Sainthood - Tegan and Sara
Metascore
78

Generally favorable reviews - based on 17 Critics

Critic score distribution:
  1. Positive: 14 out of 17
  2. Negative: 0 out of 17
  1. It’s another inside-out move for Tegan & Sara; they’ve pulled apart self-doubt and found the self-regard that lines it.
  2. Sainthood was produced by Death Cab For Cutie's Chris Walla and Howard Reddekopp, allowing the album to take on aspects of both its predecessors while still feeling new, and per usual with this duo, impressively skillful. [Dec 2009, p.114]
  3. Tegan and Sara imagine love as a form of religion, complete with its own saints, sinners, and special netherworld VIP lounge reserved just for exes. It's a weighty idea, but any self-seriousness is saved by songs like the pulsing-synth herky-jerk 'Arrow.' [30 Oct 2009, p.57]
  4. Not many bands can maintain their core sound while changing enough to stay new, but Tegan and Sara have done just that. [Holiday 2009, p.79]
  5. 80
    Tegan and Sara's music may no longer be the stuff of teens, but its strength remains in how much it feels like two people talking.
  6. The irreverent, snide wit and easy self-deprecation prove to be an effective, if surprising, fit for Tegan and Sara's brand of genial indie-pop, elevating Sainthood beyond mere snappy diversion.
  7. This is the most radio-friendly they’ve ever sounded, and as a result there’s less of that sense of fragile intimacy. That’s not necessarily such a bad thing, especially when it’s replaced by an addictive burning urgency, as it is here.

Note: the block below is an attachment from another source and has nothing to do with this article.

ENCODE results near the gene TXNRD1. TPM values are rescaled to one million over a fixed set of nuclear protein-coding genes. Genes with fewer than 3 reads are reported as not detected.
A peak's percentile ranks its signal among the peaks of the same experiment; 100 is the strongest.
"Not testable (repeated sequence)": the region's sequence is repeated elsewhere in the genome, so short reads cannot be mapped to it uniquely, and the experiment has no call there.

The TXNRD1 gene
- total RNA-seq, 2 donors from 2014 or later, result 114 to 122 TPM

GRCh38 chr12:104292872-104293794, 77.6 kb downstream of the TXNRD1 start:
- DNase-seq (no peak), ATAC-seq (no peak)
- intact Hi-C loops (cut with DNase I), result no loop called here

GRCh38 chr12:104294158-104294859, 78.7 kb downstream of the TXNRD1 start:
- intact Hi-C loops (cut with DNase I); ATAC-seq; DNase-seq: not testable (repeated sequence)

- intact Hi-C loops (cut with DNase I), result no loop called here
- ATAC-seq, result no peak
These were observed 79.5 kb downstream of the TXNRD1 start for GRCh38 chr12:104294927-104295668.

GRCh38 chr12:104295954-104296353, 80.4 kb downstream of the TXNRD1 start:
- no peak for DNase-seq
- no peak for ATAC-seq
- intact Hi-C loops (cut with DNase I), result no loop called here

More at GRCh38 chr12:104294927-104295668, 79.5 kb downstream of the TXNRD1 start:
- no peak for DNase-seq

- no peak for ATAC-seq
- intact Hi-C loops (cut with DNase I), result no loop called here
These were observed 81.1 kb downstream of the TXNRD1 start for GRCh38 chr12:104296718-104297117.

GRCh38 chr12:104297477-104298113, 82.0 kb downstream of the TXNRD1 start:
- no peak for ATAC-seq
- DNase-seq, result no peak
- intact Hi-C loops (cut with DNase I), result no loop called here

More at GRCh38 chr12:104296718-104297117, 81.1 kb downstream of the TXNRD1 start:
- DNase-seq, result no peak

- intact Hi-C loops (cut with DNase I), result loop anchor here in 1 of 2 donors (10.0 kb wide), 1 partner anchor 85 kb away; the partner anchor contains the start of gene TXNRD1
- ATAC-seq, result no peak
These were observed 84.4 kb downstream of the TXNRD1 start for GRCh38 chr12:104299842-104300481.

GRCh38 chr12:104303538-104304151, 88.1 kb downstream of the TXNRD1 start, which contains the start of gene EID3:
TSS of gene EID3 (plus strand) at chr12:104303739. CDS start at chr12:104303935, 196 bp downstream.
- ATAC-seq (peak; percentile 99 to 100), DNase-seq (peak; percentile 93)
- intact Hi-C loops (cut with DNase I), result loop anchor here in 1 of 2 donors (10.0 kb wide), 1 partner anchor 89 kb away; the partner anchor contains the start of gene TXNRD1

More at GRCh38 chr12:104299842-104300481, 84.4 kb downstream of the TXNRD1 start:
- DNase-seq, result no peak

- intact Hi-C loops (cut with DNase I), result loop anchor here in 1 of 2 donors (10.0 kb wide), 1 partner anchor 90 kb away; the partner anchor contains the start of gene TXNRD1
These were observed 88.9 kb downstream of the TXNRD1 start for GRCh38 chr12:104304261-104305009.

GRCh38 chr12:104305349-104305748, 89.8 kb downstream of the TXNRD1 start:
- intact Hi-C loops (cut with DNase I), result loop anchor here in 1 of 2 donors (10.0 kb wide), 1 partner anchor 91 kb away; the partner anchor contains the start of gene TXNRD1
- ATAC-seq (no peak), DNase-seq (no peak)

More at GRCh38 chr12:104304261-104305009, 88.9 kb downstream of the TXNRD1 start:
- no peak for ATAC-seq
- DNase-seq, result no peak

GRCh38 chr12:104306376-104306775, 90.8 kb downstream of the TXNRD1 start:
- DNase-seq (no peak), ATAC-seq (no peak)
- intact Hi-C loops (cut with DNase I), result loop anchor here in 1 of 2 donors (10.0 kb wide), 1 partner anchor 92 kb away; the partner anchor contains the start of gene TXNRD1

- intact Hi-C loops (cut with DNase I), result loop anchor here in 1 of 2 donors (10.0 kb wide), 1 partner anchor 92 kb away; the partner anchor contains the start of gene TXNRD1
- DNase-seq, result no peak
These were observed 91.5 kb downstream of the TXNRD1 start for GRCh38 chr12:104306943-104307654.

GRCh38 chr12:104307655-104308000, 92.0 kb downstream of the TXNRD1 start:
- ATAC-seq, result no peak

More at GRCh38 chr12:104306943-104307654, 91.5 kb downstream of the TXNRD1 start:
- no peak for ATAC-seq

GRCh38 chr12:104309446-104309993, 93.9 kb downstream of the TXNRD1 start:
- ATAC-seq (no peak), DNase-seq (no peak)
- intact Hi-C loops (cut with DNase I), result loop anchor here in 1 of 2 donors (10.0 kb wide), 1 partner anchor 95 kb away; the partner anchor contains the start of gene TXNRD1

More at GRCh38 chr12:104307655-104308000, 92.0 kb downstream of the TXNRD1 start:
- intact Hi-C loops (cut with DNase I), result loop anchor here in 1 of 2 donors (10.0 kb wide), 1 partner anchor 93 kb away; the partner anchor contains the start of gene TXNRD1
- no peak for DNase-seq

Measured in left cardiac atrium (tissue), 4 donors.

8. Canadian sisters examine love's deceitful ways.
  9. This is a set of power pop with hooky choruses and chiming harmonies to go along with splashes of synths mixed in for throwback '80s flavor (especially 'Red Belt'). It makes for a 40-minute blast of smart songcraft.
  10. The arrangements are consistently dynamic and clear, but Tegan & Sara’s wordy vocals steal the show.
  11. Their sixth record reminds me quite a bit of that Metric album that came out last spring. You could put this reaction down to Sainthood’s understated, idiosyncratic electronic elements, or to the whole Canadian elevated-indie-pop thing.
  12. The album's infectious, but with enough edge to temper its undeniable desire to connect.
  13. It's the contrast between their writing styles and voices, slight as they may be, that works to make Sainthood another rich and rewarding album.
  14. Here, the girls just wanna have fun: With squawking synths, clipped vocals and head-snapping New Wave drums, their latest is an Eighties dance party.
  15. Whether If It Was You or So Jealous serve as your touchstone for what this group should be, Sainthood is unlikely to leave you one hundred per cent satisfied. Which is good--in their own way Tegan and Sara are mavericks; that’s what always saves them in the end.
  16. 60
    Sometimes it's grating - "The Ocean" could be a Belinda Carlisle album track - but the supremely catchy likes of first single "Hell" deserves daytime radio ubiquity. [Jan 2010, p. 131]
  17. Overall, Sainthood is heavier than previous efforts, both lyrically and musically, and old fans will probably appreciate what this pair has accomplished together. However, for a new listener, the album might come off as a somewhat hard swallow; the songs are often too produced, and may even lack some honest musicality at their core.

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